Further, after measuring the abundances of certain elements within the meteorite, Humayun and his team were able to calculate a thickness for the Red Planet’s crust.

“The amount of melting on Mars was low, sufficient to accumulate a 50-kilometer-thickness [31 miles] crust, but Mars evidently escaped the giant impact-style melting that affected the Earth and moon,” Humayun told SPACE.com. (Most scientists think the moon formed from material blasted into space when a planet-size body crashed into Earth more than 4 billion years ago.)

“This is the first reliable geochemical estimate of the thickness of Mars’ crust, and it agrees with geophysical estimates from gravity and topography,” he added.

Though researchers believe ancient Mars was relatively warm and wet, the team found no hydrous silicate minerals — which form in the presence of liquid water — within NWA 7533. Scientists will likely unearth more such puzzling details as they study the meteorite further, Humayun said.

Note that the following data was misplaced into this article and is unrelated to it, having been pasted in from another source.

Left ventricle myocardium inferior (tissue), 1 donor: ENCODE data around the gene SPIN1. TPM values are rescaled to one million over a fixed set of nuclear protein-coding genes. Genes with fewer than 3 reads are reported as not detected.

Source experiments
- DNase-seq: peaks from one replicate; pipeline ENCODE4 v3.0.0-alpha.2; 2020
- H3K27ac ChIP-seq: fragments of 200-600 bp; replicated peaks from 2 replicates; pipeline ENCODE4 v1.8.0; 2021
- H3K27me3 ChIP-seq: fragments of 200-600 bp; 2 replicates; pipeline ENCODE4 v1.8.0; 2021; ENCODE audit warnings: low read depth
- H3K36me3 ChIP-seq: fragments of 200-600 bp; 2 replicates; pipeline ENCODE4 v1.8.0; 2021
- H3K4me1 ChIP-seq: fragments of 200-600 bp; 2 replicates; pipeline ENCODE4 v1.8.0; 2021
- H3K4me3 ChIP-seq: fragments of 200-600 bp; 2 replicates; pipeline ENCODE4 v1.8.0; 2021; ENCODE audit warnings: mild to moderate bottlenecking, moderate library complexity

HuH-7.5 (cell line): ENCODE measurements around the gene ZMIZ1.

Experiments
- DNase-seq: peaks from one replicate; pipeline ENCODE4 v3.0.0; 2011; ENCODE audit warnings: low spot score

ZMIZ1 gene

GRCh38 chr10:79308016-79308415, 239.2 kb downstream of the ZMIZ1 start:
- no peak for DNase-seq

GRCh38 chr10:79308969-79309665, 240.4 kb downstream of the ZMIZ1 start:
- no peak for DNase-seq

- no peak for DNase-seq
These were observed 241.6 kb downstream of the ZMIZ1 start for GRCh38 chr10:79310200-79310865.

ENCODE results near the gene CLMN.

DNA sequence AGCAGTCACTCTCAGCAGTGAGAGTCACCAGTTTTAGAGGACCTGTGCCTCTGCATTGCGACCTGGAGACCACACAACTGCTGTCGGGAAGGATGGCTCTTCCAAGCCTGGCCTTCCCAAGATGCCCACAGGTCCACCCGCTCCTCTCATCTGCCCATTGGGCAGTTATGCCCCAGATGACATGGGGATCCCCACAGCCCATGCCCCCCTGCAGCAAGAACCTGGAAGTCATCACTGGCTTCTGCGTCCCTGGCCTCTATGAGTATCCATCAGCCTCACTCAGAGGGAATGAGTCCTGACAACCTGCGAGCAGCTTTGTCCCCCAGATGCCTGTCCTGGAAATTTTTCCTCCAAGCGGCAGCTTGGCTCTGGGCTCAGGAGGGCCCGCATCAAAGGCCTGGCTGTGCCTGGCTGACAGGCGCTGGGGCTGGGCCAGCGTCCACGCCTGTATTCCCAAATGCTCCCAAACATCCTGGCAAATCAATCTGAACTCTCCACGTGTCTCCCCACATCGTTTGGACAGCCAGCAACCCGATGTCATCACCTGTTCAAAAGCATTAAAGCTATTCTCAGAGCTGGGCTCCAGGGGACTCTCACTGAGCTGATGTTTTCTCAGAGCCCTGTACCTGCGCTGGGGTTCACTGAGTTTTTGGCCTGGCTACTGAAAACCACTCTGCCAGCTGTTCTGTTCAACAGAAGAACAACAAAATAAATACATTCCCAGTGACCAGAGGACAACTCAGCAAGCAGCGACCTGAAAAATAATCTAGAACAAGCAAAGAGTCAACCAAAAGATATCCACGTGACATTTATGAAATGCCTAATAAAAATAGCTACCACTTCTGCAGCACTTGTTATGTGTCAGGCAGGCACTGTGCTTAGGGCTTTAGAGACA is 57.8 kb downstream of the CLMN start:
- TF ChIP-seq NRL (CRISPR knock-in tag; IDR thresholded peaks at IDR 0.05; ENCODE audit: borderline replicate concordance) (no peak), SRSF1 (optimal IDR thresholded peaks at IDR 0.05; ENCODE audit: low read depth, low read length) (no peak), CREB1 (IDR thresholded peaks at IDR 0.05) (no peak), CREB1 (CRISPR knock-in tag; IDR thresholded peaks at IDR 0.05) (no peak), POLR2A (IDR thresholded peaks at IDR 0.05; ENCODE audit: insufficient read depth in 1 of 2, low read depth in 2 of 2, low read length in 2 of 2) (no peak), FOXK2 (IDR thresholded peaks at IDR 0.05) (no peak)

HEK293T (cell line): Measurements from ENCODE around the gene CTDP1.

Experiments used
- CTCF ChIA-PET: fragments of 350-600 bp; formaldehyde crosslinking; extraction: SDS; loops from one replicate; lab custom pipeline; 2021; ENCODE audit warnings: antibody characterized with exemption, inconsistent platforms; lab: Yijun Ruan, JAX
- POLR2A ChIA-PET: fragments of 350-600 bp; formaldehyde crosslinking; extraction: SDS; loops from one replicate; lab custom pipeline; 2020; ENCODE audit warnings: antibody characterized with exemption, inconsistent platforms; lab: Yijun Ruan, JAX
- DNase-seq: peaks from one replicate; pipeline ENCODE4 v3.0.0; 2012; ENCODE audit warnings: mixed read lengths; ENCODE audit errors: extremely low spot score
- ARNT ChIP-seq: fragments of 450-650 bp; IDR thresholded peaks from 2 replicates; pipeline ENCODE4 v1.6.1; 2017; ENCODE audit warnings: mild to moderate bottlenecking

“I expect more surprises as we dig deeper into our Martian treasure chest — some we will understand, and others may continue to befuddle us for a while to come,” he said.

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Life on Mars!

While long dismissed that no life was on Mars, recent studies show that the possibility strongly exists.  It started here on Earth, where researchers found that impacts from meteorites, while they destroy everything in their impact zone, spread pieces far and wide in the underground areas of the impact zone.  Water and nutrients can find these fragments through fissures and provide them with the ability to survive.  While it is believed the likelihood of life on the surface of Mars is still unlikely, researchers now think that perhaps life exists underneath the surface, due to its much different density and composition and the large number of former meteorite strikes upon its surface.  According to the article:

‘The deep subsurface promises to be a protected habitat for potential Martian life.’